- Natural areas
- Contact information
- For information on State Natural Areas, contact:
- Thomas Meyer
Natural areas conservation biologist
Wisconsin State Natural Areas Program McGilvra Woods (No. 206)
Sauk County. T11N-R6E, Section 8, 14. 74 acres.
McGilvra Woods is one of the richest southern mesic forests in southwestern Wisconsin and noted for its display of spring wildflowers. The forest is situated on a gentle to moderate northwest slope at the edge of the Baraboo Hills with a knob of exposed sandstone bedrock found near the southeast corner of the site. Sugar maple and basswood dominate the woods with black cherry, red oak, white ash, yellowbud hickory, bigtooth aspen, and white oak. The trees are medium-aged, but the site is intact and with protection could become an old mesic forest. The sparse shrub layer contains eastern prickly gooseberry, common elderberry, and alternate-leaved dogwood. The groundlayer flora is rich in spring ephemerals and contains more than 110 species including the rare cuckoo flower (Cardamine pratensis) along with uncommon plants such as leatherwood and putty root orchid. Showy species include spring-beauty, toothwort, woodland phlox, wild geranium, hepatica, May-apple, Virginia waterleaf, bellwort, nodding trillium, and several orchids. McGilvra Woods is owned by the DNR and was designated a State Natural Area in 1986.
From the intersection of Highways 12 and 136 in West Baraboo, go south on 12 one mile, then west on County Highway W 3.25 miles, then north on Farview Road and park on the road. Walk east into the site.
McGilvra Woods is owned by:
The DNR's state natural areas program is comprised of lands owned by the state, private conservation organizations, municipalities, other governmental agencies, educational institutions and private individuals. While the majority of SNAs are open to the public, access may vary according to individual ownership policies. Public use restrictions may apply due to public safety, or to protect endangered or threatened species or unique natural features. Lands may be temporarily closed due to specific management activities. Users are encouraged to contact the landowner for more specific details.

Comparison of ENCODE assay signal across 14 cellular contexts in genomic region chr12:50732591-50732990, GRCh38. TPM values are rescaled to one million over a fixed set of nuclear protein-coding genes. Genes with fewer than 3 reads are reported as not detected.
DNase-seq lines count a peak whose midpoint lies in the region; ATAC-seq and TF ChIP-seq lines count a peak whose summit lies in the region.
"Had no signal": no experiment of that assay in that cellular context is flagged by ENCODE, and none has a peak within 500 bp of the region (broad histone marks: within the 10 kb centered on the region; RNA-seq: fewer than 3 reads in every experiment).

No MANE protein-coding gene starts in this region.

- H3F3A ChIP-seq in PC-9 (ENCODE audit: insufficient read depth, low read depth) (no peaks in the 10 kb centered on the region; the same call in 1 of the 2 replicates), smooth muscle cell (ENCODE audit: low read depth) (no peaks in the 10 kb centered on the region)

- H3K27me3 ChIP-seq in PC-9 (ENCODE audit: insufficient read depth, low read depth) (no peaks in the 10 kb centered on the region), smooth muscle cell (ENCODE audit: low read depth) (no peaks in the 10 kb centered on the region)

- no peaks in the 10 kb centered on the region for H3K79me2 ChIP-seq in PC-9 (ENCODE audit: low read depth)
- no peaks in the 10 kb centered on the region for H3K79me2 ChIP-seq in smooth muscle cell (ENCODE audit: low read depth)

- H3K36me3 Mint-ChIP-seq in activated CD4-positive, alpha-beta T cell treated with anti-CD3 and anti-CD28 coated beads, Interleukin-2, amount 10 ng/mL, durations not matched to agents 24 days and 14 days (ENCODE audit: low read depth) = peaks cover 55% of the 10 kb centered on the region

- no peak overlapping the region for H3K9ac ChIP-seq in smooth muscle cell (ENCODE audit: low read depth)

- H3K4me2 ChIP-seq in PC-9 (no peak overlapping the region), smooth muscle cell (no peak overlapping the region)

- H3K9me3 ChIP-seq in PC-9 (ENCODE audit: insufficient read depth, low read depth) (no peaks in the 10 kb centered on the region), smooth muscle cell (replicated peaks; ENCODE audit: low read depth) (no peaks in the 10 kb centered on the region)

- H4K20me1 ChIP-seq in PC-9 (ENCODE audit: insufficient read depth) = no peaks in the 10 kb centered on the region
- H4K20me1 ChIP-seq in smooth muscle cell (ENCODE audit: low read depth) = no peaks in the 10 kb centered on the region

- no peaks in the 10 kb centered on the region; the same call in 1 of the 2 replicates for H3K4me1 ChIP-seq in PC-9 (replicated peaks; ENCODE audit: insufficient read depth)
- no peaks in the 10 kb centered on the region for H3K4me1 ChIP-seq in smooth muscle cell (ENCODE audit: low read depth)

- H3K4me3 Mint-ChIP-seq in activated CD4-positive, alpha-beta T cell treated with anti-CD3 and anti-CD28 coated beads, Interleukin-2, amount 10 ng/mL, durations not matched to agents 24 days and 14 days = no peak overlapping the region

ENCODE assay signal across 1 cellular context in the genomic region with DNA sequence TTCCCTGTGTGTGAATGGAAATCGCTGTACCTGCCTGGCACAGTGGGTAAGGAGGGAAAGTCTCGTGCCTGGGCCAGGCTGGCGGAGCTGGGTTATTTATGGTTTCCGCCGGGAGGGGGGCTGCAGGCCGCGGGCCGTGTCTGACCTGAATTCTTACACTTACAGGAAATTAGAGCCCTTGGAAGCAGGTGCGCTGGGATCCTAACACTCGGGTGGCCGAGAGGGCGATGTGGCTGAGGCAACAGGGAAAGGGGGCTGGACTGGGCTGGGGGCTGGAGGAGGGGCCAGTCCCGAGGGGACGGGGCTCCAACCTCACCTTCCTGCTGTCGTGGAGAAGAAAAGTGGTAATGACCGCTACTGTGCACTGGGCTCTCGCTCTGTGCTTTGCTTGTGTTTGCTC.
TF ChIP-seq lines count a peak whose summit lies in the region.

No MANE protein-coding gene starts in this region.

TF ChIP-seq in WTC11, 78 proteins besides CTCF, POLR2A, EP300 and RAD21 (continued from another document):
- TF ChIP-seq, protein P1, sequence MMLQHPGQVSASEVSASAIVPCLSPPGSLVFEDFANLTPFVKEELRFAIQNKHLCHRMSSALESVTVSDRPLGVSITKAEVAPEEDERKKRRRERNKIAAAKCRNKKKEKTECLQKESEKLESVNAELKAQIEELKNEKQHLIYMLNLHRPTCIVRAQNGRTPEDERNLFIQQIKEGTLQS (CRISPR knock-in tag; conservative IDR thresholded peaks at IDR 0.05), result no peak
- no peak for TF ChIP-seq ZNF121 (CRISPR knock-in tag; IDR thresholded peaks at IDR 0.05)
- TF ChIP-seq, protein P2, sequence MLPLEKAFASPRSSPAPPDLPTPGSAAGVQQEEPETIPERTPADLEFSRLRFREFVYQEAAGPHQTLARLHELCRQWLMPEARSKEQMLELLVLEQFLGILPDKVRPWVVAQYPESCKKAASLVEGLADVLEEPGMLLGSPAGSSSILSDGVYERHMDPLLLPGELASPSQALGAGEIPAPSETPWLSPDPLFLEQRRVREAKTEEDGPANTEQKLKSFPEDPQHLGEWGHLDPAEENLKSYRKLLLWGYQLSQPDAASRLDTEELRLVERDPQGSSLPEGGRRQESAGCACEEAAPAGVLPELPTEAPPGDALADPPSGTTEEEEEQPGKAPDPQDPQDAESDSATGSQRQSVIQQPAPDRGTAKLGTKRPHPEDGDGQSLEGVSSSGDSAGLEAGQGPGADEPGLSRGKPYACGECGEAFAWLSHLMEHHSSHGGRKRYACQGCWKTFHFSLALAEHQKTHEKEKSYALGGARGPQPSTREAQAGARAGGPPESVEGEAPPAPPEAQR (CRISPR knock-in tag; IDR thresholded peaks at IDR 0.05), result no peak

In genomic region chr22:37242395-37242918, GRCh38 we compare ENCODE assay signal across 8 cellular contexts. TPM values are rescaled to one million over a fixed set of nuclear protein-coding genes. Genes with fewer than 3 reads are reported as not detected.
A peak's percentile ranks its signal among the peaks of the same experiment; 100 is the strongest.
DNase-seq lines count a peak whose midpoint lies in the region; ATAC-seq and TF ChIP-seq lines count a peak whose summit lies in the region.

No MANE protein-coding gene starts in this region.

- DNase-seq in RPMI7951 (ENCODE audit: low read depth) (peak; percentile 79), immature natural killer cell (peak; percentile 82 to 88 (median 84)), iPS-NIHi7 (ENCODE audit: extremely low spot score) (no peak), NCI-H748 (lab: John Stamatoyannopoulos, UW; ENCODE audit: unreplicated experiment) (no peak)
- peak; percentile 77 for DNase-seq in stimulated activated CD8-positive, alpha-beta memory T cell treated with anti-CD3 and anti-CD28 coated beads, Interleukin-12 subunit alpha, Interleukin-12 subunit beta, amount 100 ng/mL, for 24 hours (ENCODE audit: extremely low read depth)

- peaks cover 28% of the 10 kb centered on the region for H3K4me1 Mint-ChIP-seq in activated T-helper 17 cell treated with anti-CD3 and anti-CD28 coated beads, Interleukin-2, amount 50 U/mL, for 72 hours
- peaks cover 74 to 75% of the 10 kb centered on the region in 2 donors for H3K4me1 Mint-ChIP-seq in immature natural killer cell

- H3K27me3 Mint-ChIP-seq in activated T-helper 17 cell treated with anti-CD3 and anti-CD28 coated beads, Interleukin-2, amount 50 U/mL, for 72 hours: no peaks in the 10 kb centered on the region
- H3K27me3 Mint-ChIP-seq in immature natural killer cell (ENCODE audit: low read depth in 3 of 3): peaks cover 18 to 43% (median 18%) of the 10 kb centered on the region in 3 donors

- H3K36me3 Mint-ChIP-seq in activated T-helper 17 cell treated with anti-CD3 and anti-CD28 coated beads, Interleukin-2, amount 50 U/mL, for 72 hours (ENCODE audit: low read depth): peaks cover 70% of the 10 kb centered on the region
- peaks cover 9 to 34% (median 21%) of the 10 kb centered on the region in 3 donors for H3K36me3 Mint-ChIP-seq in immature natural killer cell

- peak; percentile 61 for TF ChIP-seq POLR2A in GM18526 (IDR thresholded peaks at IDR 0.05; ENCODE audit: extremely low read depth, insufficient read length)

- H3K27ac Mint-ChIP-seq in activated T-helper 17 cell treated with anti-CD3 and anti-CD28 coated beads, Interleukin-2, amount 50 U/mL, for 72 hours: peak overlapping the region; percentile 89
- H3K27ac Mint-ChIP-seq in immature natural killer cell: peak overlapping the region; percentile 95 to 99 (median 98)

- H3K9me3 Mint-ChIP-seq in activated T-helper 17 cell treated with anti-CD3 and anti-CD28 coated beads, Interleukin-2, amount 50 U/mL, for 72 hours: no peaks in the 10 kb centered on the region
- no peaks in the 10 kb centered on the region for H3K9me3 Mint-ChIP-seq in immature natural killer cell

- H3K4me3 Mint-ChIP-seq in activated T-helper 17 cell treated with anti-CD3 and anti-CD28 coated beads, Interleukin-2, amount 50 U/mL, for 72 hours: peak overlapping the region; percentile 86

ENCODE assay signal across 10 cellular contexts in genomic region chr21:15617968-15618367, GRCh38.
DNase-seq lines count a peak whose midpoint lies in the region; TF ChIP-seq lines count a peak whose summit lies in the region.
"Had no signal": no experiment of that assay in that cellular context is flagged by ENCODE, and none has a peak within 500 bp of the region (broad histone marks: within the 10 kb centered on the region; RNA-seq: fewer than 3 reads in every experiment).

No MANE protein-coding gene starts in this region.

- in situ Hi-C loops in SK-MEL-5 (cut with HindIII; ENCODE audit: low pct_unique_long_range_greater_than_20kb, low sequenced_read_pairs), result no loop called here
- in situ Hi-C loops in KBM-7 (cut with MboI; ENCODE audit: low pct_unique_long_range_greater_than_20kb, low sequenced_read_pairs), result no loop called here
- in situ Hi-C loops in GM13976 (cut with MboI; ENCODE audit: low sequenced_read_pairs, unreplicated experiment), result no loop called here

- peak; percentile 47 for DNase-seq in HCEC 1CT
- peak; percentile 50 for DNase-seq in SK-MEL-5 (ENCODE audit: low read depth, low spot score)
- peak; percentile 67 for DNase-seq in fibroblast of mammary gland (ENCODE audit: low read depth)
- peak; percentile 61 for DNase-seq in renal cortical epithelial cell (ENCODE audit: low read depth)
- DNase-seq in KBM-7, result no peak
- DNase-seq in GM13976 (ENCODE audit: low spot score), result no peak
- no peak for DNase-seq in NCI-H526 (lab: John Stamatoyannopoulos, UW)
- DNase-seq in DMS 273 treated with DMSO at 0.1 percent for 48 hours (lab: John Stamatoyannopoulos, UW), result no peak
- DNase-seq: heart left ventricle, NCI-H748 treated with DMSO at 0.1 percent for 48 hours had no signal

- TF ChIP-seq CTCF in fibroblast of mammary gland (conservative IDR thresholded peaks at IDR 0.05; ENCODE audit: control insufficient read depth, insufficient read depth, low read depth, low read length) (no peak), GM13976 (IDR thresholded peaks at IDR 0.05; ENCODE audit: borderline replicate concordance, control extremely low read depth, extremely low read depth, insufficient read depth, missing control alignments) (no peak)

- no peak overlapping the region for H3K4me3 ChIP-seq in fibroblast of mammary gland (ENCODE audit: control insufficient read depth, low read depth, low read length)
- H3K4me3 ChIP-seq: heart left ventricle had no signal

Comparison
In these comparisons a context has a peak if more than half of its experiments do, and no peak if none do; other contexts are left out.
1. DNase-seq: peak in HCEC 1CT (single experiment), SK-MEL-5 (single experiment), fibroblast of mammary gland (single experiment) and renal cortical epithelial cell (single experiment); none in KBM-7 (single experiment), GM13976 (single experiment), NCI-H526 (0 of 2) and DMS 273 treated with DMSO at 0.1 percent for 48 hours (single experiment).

The data shown on these maps have been obtained from various sources, and are of varying age, reliability, and resolution. The data may contain errors or omissions and should not be interpreted as a legal representation of legal ownership boundaries.
Manage the site as a southern mesic forest reserve and an ecological reference area. Natural processes will determine the structure of the forest.
Native species are managed passively, allowing nature to determine the ecological characteristics. Exceptions include control of invasive plants and animals, and maintenance of existing facilities. Salvage of trees after a major wind event is not considered compatible with management objectives.
- Mesic forest species will be allowed to invade the old field in the northwest corner of the property, which may be augmented with planting of mesic forest species.
Very few State Natural Areas have public facilities, but nearly all are open for a variety of recreational activities as indicated below. Generally, there are no picnic areas, restrooms, or other developments. Parking lots or designated parking areas are noted on individual SNA pages and maps. Trails, if present, are typically undesignated footpaths. If a developed trail is present, it will normally be noted on the SNA map and/or under the "Access" tab. A compass and topographic map or a GPS unit are useful tools for exploring larger, isolated SNAs.
In general, the activities listed below are allowed on all DNR-owned SNA lands. Exceptions to this list of public uses, such as SNAs closed to hunting, are noted under the "Access" tab above and posted with signs on site.
- Cross country skiing
- Horseback riding
- Rock climbing
- Vehicles, including bicycles, ATVs, aircraft, and snowmobiles except on trails and roadways designated for their use
- Collecting of animals, non-edible fungi, rocks, minerals, fossils, archaeological artifacts, soil, downed wood, or any other natural material, alive or dead. Collecting for scientific research requires a permit issued by the DNR
- Collecting of plants including seeds, roots or other non-edible parts of herbaceous plants such as wildflowers or grasses
- Camping and campfires
For rules governing state-owned SNAs and other state lands, please consult Chapter NR 45 Wis. Admin. Code [exit DNR]